Antibiotics have several ways to kill or prevent growth in bacteria. Bacteria try to figure out ways to circumvent this. And they are good at it: multi-resistant bacteria exist that managed to get resistant to most known antibiotics. If an infection with these occurs, antibiotics cannot longer help, making these infections very difficult to treat. In human healthcare, an increasing number of diseases is known to become harder to heal due to this problem. And in the food chain we also see more multi-resistant bacteria emerging, especially in farm animals. Pathogens can spread via animals or food to human healthcare.
Exchanging resistance via mobile genetic packages
Bacteria can acquire specific genes that help them to become resistant. These genes are called resistance genes. Often these genes are present on mobile genetic elements, allowing bacteria to share them with others. Plasmids are an example of such elements. They are small circles of DNA that bacteria can share between each other. If a plasmid carrying a resistance gene is transferred from one bacteria to another, the bacteria instantly becomes resistant as well.
The transfer of plasmids has been known in microbiology for a long time already, as well as the fact that resistance genes are shared this way. For this study, the researchers used different E. coli strains isolated from meat. Isolates were found to be carrying one to five known plasmids.
A method to study resistance transfer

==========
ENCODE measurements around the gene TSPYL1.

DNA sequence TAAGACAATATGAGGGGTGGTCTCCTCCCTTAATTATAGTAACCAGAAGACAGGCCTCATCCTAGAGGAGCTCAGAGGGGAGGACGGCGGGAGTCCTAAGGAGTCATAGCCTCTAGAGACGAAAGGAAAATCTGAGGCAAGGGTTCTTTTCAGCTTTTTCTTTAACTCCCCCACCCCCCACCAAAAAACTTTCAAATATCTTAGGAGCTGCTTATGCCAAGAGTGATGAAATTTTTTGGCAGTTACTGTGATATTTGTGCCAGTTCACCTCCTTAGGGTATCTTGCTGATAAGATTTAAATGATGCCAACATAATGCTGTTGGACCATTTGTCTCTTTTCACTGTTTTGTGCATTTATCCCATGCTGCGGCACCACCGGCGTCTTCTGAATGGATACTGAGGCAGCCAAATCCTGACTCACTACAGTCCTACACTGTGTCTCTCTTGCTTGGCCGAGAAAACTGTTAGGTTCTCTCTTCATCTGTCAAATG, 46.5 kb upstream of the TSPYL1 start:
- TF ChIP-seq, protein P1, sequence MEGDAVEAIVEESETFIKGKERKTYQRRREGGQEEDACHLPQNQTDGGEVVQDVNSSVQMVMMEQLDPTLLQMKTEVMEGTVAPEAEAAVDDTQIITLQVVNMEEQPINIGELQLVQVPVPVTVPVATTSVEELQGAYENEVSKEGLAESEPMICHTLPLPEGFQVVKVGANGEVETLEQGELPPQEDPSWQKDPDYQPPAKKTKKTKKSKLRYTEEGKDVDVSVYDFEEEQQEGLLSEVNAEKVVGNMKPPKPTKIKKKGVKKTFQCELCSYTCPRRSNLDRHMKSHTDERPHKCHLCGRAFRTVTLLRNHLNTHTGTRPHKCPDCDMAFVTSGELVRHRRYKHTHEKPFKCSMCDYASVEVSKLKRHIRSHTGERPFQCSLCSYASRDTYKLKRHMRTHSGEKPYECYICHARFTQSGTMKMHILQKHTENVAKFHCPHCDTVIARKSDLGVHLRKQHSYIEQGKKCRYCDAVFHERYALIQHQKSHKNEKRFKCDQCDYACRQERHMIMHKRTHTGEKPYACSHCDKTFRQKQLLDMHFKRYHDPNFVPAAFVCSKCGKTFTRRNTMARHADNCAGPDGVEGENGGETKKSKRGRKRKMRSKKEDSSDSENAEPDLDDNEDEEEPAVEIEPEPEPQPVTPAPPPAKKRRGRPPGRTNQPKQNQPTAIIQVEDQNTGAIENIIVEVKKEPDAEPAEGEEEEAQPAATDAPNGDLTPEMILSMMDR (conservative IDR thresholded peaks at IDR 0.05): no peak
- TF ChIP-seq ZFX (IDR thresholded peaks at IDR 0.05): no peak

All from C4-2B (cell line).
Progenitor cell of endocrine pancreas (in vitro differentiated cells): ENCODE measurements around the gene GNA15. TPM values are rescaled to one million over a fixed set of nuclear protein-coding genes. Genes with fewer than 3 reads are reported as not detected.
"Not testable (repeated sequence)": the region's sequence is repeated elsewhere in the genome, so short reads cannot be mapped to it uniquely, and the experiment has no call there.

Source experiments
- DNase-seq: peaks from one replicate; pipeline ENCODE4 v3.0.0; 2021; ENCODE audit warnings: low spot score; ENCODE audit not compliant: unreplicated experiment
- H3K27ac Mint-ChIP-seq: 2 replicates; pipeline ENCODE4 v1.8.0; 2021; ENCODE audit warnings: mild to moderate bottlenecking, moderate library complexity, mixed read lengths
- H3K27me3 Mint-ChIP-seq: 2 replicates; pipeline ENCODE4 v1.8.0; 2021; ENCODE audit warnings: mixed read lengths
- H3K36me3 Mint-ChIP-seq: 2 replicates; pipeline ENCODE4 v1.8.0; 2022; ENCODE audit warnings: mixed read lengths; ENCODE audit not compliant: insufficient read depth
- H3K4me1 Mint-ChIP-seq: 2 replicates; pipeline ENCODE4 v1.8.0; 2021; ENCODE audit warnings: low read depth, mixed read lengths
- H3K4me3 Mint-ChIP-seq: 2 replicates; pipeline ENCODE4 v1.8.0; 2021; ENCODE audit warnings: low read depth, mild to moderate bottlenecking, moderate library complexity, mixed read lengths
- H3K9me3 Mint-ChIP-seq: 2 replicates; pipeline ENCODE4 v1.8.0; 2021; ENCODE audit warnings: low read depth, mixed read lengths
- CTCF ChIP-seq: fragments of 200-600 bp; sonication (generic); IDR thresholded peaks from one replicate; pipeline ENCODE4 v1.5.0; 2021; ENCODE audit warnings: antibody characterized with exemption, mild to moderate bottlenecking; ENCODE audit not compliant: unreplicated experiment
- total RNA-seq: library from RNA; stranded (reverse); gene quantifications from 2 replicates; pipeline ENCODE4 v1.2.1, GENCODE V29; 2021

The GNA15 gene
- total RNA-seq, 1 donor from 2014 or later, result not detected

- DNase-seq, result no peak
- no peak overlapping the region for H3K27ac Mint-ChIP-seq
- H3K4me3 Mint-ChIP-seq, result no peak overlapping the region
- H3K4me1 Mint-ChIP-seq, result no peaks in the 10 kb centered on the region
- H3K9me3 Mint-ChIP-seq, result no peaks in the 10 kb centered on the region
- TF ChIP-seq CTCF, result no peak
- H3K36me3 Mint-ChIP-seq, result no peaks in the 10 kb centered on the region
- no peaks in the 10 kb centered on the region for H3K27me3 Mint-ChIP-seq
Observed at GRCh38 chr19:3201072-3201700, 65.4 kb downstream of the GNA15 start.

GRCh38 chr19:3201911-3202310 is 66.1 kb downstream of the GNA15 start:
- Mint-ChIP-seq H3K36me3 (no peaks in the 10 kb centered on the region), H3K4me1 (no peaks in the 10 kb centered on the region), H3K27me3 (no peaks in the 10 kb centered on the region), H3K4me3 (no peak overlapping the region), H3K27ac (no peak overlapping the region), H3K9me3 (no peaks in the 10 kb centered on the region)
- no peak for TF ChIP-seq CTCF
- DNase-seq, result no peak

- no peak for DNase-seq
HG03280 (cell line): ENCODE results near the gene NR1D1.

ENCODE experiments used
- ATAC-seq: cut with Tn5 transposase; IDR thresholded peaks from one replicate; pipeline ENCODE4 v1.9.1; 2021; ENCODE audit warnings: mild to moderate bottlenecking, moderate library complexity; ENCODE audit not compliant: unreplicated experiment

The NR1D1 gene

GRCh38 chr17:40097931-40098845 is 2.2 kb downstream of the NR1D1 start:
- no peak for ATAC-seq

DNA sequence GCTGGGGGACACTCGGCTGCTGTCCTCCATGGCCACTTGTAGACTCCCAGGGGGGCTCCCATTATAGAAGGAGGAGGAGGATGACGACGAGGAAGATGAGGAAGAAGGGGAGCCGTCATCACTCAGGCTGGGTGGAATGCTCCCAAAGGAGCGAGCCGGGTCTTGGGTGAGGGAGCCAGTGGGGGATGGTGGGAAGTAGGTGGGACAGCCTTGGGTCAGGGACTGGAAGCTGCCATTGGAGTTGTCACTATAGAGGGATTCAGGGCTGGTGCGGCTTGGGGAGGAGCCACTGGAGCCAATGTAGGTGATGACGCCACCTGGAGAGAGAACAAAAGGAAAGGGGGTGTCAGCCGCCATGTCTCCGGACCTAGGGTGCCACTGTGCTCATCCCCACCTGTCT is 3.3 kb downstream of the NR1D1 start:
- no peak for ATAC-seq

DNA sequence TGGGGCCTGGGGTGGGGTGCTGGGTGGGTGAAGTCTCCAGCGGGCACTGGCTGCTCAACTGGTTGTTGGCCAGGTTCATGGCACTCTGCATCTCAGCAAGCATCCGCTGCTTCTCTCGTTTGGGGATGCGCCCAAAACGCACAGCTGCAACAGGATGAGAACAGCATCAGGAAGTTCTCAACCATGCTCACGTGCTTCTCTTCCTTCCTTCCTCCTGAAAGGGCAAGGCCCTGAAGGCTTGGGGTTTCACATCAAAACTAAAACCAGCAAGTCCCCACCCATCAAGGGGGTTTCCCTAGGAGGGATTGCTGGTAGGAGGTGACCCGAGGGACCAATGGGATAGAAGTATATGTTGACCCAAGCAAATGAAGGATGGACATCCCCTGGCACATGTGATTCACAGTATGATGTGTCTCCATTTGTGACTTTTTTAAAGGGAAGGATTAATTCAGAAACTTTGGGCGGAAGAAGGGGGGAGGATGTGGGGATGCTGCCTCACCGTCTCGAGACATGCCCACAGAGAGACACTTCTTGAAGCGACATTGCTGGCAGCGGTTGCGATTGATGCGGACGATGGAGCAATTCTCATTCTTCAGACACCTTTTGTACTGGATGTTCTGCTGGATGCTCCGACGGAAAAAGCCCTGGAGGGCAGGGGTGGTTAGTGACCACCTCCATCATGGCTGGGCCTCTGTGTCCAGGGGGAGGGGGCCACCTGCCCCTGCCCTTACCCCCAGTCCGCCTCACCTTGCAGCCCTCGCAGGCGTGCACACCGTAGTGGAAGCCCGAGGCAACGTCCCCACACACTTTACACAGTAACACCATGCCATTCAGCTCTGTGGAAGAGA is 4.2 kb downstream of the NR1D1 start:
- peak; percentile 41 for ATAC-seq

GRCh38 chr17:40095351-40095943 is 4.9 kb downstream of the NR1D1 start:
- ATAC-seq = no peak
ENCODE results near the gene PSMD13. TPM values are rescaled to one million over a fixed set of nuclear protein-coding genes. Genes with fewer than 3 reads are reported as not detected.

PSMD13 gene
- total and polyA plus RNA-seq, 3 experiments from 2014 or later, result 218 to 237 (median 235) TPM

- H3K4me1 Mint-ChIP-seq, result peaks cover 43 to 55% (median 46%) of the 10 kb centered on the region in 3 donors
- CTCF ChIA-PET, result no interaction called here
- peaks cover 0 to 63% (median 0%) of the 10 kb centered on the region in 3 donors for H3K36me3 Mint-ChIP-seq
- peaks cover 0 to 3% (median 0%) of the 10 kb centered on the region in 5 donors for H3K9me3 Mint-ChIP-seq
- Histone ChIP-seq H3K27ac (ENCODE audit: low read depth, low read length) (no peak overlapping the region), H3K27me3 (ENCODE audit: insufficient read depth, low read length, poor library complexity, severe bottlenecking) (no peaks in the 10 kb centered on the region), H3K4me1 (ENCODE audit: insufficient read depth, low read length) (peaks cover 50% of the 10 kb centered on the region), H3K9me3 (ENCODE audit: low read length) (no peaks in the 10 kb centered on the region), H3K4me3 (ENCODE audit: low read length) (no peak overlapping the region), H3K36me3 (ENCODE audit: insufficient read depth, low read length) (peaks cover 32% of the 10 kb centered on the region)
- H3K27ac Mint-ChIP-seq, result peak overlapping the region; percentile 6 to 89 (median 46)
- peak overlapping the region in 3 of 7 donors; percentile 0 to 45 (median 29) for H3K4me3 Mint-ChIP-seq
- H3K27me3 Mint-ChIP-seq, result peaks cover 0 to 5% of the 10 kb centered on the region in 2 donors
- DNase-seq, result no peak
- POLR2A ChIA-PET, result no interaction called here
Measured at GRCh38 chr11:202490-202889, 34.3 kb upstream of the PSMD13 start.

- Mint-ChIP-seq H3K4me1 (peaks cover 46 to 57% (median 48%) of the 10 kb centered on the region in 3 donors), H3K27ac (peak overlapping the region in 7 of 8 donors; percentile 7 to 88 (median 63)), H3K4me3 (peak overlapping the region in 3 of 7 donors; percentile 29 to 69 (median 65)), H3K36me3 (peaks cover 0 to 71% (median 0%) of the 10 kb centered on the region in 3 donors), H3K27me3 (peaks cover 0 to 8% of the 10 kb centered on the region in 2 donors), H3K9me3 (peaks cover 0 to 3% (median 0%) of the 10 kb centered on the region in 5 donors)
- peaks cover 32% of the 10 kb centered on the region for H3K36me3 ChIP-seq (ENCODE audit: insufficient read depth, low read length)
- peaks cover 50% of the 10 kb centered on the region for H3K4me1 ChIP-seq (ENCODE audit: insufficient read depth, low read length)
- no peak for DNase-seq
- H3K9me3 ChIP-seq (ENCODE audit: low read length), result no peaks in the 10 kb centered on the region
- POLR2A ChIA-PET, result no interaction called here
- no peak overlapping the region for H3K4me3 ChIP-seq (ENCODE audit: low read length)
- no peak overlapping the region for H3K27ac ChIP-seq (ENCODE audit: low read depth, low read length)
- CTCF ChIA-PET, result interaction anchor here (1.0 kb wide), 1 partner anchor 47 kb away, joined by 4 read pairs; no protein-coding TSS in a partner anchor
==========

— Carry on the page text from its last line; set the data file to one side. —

As part of her PhD research, Tania Darphorn set up a method to incubate the isolates together with a recipient strain carrying no plasmids, and analyze them at several time-intervals. This allowed the team to follow the dynamics and transfer rates of resistance plasmids. They found that transfer rates were relatively low, only about three percent of bacteria received plasmids in the tested populations. But it does seem to be initiated quickly, within an hour of co-incubation of bacteria. Moreover, it seems that the transfer process is quicker when bacteria have several instead of just one plasmid, meaning that multi-resistant bacteria might have more potential of transferring their plasmids. To visualize what is happening, the researchers collaborated with Anita Grootemaat and Nicole van der Wel from the Electron Microscopy Centre Amsterdam at the AUMC to visualize the structures that the bacteria use to transfer. Bacteria with faster transfer rates showed to have more of these structures. Why this is the case is something to further investigate.
With this study, the researchers developed a method to reliably study transfer of resistance plasmids in bacteria. By doing so we can learn more about the exact details of how multi-resistant bacteria spread among strains, hopefully leading us to potential weak spots that can help us slow down or even prevent spread of multi-resistance genes.
Darphorn TS, Koenders-van Sintanneland BB, Grootemaat AE, van der Wel NN, Brul S, ter Kuile BH (2022) Transfer dynamics of multiresistance plasmids in Escherichia coli isolated from meat. PLoS ONE 17(7): e0270205.